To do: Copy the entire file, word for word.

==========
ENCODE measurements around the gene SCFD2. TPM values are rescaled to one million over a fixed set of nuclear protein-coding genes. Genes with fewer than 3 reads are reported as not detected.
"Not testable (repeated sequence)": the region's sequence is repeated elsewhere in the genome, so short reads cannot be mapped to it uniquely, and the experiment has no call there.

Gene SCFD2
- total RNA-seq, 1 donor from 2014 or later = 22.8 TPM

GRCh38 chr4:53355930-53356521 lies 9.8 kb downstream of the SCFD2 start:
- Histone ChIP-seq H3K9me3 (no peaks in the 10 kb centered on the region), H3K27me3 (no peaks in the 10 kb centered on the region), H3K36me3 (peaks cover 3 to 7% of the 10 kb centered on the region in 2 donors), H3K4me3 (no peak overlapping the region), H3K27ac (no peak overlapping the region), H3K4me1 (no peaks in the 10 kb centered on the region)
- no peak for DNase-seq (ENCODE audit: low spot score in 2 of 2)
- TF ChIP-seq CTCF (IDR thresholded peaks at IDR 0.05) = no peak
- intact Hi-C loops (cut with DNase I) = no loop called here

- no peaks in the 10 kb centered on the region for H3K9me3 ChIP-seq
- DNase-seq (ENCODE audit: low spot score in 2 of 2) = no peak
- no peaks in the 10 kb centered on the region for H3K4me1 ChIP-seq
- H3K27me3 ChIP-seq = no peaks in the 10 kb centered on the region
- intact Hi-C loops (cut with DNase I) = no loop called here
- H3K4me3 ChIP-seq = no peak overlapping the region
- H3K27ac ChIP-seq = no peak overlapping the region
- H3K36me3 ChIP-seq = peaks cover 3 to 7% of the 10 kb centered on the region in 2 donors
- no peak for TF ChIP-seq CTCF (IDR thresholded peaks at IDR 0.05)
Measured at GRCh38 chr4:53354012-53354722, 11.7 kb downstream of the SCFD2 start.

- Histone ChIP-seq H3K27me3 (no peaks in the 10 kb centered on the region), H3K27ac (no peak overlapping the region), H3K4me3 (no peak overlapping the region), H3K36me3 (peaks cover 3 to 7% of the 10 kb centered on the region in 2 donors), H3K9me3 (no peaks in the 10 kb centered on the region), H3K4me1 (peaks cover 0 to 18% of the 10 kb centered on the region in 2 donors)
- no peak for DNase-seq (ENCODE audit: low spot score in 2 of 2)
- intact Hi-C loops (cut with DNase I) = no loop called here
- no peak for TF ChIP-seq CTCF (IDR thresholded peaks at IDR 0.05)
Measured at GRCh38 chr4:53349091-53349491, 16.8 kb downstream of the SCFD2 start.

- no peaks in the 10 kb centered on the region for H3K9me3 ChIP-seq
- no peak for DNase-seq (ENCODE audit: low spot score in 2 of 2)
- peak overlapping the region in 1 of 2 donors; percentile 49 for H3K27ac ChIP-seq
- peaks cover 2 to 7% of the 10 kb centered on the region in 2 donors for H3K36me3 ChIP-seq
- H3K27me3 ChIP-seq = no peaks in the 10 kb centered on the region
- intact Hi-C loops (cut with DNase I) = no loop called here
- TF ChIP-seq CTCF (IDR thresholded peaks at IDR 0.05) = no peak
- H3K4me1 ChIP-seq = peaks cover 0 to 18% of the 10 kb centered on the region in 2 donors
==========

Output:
ENCODE measurements around the gene SCFD2. TPM values are rescaled to one million over a fixed set of nuclear protein-coding genes. Genes with fewer than 3 reads are reported as not detected.
"Not testable (repeated sequence)": the region's sequence is repeated elsewhere in the genome, so short reads cannot be mapped to it uniquely, and the experiment has no call there.

Gene SCFD2
- total RNA-seq, 1 donor from 2014 or later = 22.8 TPM

GRCh38 chr4:53355930-53356521 lies 9.8 kb downstream of the SCFD2 start:
- Histone ChIP-seq H3K9me3 (no peaks in the 10 kb centered on the region), H3K27me3 (no peaks in the 10 kb centered on the region), H3K36me3 (peaks cover 3 to 7% of the 10 kb centered on the region in 2 donors), H3K4me3 (no peak overlapping the region), H3K27ac (no peak overlapping the region), H3K4me1 (no peaks in the 10 kb centered on the region)
- no peak for DNase-seq (ENCODE audit: low spot score in 2 of 2)
- TF ChIP-seq CTCF (IDR thresholded peaks at IDR 0.05) = no peak
- intact Hi-C loops (cut with DNase I) = no loop called here

- no peaks in the 10 kb centered on the region for H3K9me3 ChIP-seq
- DNase-seq (ENCODE audit: low spot score in 2 of 2) = no peak
- no peaks in the 10 kb centered on the region for H3K4me1 ChIP-seq
- H3K27me3 ChIP-seq = no peaks in the 10 kb centered on the region
- intact Hi-C loops (cut with DNase I) = no loop called here
- H3K4me3 ChIP-seq = no peak overlapping the region
- H3K27ac ChIP-seq = no peak overlapping the region
- H3K36me3 ChIP-seq = peaks cover 3 to 7% of the 10 kb centered on the region in 2 donors
- no peak for TF ChIP-seq CTCF (IDR thresholded peaks at IDR 0.05)
Measured at GRCh38 chr4:53354012-53354722, 11.7 kb downstream of the SCFD2 start.

- Histone ChIP-seq H3K27me3 (no peaks in the 10 kb centered on the region), H3K27ac (no peak overlapping the region), H3K4me3 (no peak overlapping the region), H3K36me3 (peaks cover 3 to 7% of the 10 kb centered on the region in 2 donors), H3K9me3 (no peaks in the 10 kb centered on the region), H3K4me1 (peaks cover 0 to 18% of the 10 kb centered on the region in 2 donors)
- no peak for DNase-seq (ENCODE audit: low spot score in 2 of 2)
- intact Hi-C loops (cut with DNase I) = no loop called here
- no peak for TF ChIP-seq CTCF (IDR thresholded peaks at IDR 0.05)
Measured at GRCh38 chr4:53349091-53349491, 16.8 kb downstream of the SCFD2 start.

- no peaks in the 10 kb centered on the region for H3K9me3 ChIP-seq
- no peak for DNase-seq (ENCODE audit: low spot score in 2 of 2)
- peak overlapping the region in 1 of 2 donors; percentile 49 for H3K27ac ChIP-seq
- peaks cover 2 to 7% of the 10 kb centered on the region in 2 donors for H3K36me3 ChIP-seq
- H3K27me3 ChIP-seq = no peaks in the 10 kb centered on the region
- intact Hi-C loops (cut with DNase I) = no loop called here
- TF ChIP-seq CTCF (IDR thresholded peaks at IDR 0.05) = no peak
- H3K4me1 ChIP-seq = peaks cover 0 to 18% of the 10 kb centered on the region in 2 donors